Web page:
End Table project #2: Mortise and tenon time

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Blog entry by bandit571 posted 07-24-2015 03:41 AM 1372 reads 0 times favorited 3 comments Add to Favorites Watch
« Part 1: End Table Project: Start up Part 2 of End Table project series Part 3: Frame and panel work »

Well, at least enough to put ONE frame together. Had the five parts for the one side laid out. “Plan” was to mill a few tenons, then chop a few mortises to match. Got a few tenons done, before the insurance guys showed up. Spent maybe an hour talking things over with them, and the landlord.

Anyway, about them tenons..

Needed a few tools. laid out 1” wide tenons. Simple to do, as the blade on the square is 1” wide. Marked all the way around the ends. Handsaw to cut around 1/4” deep, or so. The rails do have at least one groove milled into them, so depth of cut matched that. Once one side was cut up. flipped the board over..

And cut the over side. I make one saw cut. Then a wide chisel to pop off the waste.. then pare the part flat

Top and bottomrails need a little extra done. Called a Haunch Tenon. The step there is to fill the groove in the stiles.

The center rail didn’t need that fancy stuff. Raised panels will slide into the grooves. Got three rails done, and stacked the boards up for a bit

As I needed to clear off the benchtop. have a jig of sorts, to work on chopping a mortise

I screw the jig to the benchtop, right over a leg. A “C” clamp to hold the part in place.
I used the tenons to mark out where they will need a mortise to be. Just a couple lines across is all I need. Got out the chisels and a mallet, and chopped down…down…..down ( are we there yet?) until the combo square sits nicely. have it set at 1”. When the mortise is deep enough the blade on the square doesn’t touch the bottom….I can move things around and do the next one.

After all three are chopped out, I can do a fit up of sorts. They will need a bit of fine tuning….

Once they sat square, I could lay the other stile in place, and mark where the mortises needed to go. Then a lot more chopping to do. Finally clamped the whole mess together, using the jig to steady things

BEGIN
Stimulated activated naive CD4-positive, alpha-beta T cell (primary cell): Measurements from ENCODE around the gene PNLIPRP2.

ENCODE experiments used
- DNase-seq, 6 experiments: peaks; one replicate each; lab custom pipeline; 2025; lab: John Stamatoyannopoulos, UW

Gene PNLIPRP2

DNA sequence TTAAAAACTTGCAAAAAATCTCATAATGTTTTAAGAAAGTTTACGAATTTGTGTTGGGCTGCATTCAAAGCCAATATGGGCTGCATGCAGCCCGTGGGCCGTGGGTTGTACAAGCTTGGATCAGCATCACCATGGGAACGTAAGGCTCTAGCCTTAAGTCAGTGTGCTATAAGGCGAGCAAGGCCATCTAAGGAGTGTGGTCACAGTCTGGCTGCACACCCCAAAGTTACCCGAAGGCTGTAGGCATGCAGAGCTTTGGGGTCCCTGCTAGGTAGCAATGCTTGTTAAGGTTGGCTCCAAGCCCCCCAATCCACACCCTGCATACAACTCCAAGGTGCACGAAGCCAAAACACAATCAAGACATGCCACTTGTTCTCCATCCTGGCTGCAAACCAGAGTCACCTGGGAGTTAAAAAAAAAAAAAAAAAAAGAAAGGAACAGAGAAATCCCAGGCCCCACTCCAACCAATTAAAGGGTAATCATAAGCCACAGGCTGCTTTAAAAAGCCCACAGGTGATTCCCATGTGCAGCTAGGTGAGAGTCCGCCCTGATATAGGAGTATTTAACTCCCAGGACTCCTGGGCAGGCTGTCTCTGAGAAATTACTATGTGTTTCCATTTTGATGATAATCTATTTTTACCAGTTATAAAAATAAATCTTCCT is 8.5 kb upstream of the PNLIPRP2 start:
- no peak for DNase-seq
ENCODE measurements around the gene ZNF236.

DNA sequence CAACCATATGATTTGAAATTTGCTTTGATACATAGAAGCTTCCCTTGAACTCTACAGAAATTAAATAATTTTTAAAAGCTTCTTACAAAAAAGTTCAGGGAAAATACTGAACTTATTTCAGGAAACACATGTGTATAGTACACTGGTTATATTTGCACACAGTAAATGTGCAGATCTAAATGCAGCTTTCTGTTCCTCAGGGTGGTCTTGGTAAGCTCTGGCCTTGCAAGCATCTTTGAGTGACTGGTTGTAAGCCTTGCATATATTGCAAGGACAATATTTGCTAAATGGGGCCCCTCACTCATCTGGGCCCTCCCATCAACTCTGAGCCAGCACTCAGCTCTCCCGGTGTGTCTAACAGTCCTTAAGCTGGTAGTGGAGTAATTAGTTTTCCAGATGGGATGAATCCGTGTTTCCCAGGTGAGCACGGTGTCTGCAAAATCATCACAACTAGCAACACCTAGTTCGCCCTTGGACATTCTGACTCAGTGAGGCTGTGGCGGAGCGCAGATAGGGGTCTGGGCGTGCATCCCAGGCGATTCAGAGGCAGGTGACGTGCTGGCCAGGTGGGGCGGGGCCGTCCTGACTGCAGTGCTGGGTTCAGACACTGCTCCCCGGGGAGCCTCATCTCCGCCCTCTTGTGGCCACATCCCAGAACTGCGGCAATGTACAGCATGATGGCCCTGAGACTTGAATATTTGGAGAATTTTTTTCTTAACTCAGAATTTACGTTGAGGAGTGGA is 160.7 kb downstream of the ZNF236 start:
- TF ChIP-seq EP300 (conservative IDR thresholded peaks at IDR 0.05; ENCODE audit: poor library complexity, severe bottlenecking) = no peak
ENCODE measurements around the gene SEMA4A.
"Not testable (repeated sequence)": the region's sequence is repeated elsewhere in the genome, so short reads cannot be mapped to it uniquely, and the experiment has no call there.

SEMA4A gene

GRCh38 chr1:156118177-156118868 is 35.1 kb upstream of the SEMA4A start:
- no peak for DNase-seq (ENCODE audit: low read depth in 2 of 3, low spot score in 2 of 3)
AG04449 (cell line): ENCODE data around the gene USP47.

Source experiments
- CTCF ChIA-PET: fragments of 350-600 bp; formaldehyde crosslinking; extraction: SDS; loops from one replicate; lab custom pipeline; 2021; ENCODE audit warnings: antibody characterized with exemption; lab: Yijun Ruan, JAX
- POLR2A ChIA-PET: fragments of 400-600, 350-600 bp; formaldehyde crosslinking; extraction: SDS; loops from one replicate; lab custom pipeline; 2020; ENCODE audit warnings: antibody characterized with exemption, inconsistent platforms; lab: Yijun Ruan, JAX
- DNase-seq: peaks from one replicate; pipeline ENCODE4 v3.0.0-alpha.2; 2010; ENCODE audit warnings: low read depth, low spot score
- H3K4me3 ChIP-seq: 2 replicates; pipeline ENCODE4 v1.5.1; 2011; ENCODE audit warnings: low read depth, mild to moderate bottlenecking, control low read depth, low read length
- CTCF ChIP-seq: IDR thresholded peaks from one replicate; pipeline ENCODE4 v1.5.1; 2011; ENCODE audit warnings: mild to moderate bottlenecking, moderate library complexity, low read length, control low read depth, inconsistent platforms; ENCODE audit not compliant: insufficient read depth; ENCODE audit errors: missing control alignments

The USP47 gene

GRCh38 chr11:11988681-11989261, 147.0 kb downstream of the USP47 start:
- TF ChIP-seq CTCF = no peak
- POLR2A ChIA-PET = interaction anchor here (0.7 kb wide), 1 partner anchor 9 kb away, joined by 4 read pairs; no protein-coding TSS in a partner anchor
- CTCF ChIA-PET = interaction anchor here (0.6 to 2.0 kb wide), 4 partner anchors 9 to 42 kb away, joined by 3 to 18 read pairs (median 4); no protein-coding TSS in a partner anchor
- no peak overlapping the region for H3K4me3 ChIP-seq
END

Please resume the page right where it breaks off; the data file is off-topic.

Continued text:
Close, but will take a bit more fitting up. Once that is done…I get to do the other side the same way. Then, maybe….I can do the back of the end table. Front will be just a door.

I also got some layout on the rear frame and panel. needed to know how wide it will be, based on the width of the top, how much overhang I will use, and how the stiles will add up. leaves about 10-1/2” or so for the three rails. Counting their 1” tenons. Hey, I even wrote a couple things down ON paper today…..

Once I get the frames all nice and “happy, happy” I can raise a few panels. maybe this time next week….we might try some assembly! Til then, stay tuned…

-- A Planer? I'M the planer, this is what I use

3 comments so far

View Luddite's profile


244 posts in 2208 days

#1 posted 07-24-2015 01:07 PM

From your photos I see why you refer to the shop as a dungeon.
I admire your doing mortise and tenon by hand. I did that for a long time until I got a powermatic mortiser and a tenon jig for the table saw.

Enjoying your blog.

thanks Terry

-- T Loftus -- Just on the edge of common sense

View stefang's profile


17040 posts in 4304 days

#2 posted 07-24-2015 06:48 PM

It looks like you got a great result, but it is better to do the mortises first and then the tenons just very slightly oversize because it is much easier to adjust the tenons for a tight fit than the other way around.

-- Mike, an American living in Norway.

View bandit571's profile


27499 posts in 3653 days

#3 posted 07-24-2015 11:39 PM

Somedays, I can just chop and saw and not even think about the time. Kind of relaxing..

Tried to do the mortises first a while back…..kept cutting the tenons too skinny. I can go back a shave a few atoms off the tenons for a better fit. Trying to leave just barely enough room for the glue. Used to be, a measure of how a tenon fits into a mortise was to wrap a dollar bill around the tenon. Should be just a slip-fit.

I might have a tenon too long in there…easy fix.

have several mortise chisels in the shop….been giving each a turn at this job.

To make the tenons? i saw down with the Disston No.5 backsaw. Then a wide chisel comes in from the end, and “pops” the waste off, or rather..up. Some have been seen flying by. Then I pare until flat. I have a mortise nearby, in this case a grooved stile, to check for fit.

Shop is a “Hybrid Shop”...about 65% handtool, to 35% power tools.

-- A Planer? I'M the planer, this is what I use

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